Marking World Pneumonia Day, on 12 November, UNICEF chief Henrietta Fore, highlighted the coronavirus factor, noting that “while the world grapples with the pandemic and the severe consequences it poses for the most vulnerable, we must not lose sight of the fact that pneumonia continues to claim more than 2,000 young lives every day.”
Every breath counts
UNICEF pointed out that medical oxygen, coupled with antibiotics, could save the lives of many children suffering with severe pneumonia.
However, cost can be prohibitive for the poorest families, as can access to health facilities with functioning oxygen supplies, and trained health workers – all of which are scarce in poorer countries.
Moreover, the pandemic has seen a surge in demand, making the shortages even more prominent.
Fortunately, oxygen can be produced locally in even remote parts of the world, at affordable cost. A key part of UNICEF COVID-19 response has been delivering oxygen concentrators, devices that take in air from the environment, remove nitrogen, and produce a continuous source of oxygen.
As of Wednesday, UNICEF had delivered 15,188 oxygen concentrators to 93 countries.
“Medical oxygen can help save some of these lives”, stressed Ms. Fore.
One size does not fit all
The response, however, is not a one-size-fits-all solution.
Some settings may have available oxygen plants, cylinder-delivery networks and reliable electricity sources to use a concentrator, while others may not.
And some areas face import restrictions for certain health supplies, or dwindling health budgets and rising prices set by oxygen suppliers.
To address this, UNICEF is working with governmentsand partners for unique country solutions, mostly involve a mix of oxygen sources from cylinders, concentrators, plants and liquid oxygen.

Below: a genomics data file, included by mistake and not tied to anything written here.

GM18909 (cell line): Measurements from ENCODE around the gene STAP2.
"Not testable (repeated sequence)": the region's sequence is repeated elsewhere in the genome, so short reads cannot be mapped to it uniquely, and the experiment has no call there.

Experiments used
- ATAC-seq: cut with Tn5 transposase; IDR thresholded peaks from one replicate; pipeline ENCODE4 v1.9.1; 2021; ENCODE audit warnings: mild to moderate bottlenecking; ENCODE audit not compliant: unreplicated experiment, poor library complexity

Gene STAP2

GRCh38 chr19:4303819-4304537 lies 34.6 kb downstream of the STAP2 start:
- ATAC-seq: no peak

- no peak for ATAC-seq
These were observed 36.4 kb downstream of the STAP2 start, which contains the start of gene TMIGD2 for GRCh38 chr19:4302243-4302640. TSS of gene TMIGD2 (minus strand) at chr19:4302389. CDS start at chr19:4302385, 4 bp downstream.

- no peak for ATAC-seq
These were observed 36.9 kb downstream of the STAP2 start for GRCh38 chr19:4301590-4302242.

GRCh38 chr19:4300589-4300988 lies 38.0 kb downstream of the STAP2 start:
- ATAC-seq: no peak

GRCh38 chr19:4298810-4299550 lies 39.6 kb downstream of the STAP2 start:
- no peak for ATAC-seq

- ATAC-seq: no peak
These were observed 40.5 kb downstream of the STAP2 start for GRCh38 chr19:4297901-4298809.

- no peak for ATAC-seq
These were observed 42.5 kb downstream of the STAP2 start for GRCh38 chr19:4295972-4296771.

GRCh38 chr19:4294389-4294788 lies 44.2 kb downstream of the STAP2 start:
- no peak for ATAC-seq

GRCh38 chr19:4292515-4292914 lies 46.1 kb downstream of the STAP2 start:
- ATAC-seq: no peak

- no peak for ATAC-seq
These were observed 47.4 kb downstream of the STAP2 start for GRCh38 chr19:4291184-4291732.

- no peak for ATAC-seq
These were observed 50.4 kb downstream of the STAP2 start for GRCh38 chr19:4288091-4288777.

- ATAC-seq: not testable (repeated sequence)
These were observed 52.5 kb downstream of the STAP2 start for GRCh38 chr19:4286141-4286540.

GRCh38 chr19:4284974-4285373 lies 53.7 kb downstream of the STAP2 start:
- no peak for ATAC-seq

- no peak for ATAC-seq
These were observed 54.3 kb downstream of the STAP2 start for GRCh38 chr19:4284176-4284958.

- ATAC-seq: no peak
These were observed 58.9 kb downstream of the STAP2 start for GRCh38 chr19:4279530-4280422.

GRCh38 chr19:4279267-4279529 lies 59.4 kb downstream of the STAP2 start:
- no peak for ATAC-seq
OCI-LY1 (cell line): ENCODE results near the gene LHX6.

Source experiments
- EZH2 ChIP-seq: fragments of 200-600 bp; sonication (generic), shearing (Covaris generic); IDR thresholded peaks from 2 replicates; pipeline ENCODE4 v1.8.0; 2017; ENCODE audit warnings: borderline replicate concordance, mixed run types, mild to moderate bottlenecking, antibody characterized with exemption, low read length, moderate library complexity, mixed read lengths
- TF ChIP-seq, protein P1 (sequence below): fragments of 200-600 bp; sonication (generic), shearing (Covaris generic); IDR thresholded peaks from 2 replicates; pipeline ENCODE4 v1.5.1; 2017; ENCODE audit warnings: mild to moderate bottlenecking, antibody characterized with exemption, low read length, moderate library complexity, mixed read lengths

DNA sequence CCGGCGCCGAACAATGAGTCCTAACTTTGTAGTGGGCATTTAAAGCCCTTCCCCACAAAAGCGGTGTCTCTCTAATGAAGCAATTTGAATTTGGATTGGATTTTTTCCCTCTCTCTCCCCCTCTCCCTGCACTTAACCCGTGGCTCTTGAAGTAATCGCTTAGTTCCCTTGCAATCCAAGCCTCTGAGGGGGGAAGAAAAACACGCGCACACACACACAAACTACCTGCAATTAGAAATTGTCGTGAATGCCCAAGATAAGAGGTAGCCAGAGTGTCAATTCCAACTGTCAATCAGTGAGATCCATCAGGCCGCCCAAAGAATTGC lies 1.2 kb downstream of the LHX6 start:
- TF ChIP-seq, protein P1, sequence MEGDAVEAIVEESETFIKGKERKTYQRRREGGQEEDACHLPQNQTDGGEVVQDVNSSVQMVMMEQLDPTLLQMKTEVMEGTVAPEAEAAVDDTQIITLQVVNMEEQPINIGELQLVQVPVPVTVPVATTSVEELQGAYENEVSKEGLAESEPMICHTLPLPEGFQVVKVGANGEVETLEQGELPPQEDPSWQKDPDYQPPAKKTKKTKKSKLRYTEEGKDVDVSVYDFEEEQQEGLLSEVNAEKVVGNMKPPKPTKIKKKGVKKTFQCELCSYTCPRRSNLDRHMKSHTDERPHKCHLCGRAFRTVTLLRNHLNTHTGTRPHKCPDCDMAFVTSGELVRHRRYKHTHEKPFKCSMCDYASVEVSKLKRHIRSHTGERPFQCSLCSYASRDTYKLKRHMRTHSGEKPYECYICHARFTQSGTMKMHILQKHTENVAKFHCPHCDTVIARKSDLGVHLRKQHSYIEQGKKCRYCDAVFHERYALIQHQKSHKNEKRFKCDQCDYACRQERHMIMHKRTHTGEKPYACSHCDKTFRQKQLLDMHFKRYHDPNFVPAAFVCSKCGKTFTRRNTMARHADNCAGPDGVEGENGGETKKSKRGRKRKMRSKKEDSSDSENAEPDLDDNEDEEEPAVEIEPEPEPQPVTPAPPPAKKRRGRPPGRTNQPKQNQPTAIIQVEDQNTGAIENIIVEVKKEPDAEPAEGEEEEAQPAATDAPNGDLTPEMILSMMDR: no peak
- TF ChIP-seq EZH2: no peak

The UN agency’s response has been global, rapid, and multi-faceted as it has supplied medical oxygen to over 90 countries to help fight COVID-19 and keep children and newborns with pneumonia alive.
Oxygen is the answer
Although this complex commodity can be challenging to provide, especially in rural settings where electricity, infrastructure and essential health equipment may be in short supply, UNICEF has noted a shift in policy worldwide.
Over the past year, governments, donors, UN agencies and partners have begun to recognize the importance of this essential medicine in helping people recover from pneumonia, whether COVID-19-induced or not. UNICEF is calling on everyone, to “amplify efforts to bring life to those fighting for breath”.
UNICEF country initiatives
- Peru: Providing oxygen concentrators to help indigenous communities.
- Senegal: Along with the Government, providing oxygen to 64 health facilities in regions with high rates of pneumonia.
- Malawi: Helped establish an oxygen generating plant at Kamuzu Central Hospital, contributing to building a new “oxygen ecosystem” for the country.
- Sierra Leone: Investing in refurbishing and installing oxygen plants.
- Bangladesh: Expanding oxygen systems to prevent new-born deaths.
- India: Along with the Government, investing in over 3,000 oxygen concentrators to support the fight against COVID-19.
World Health Organization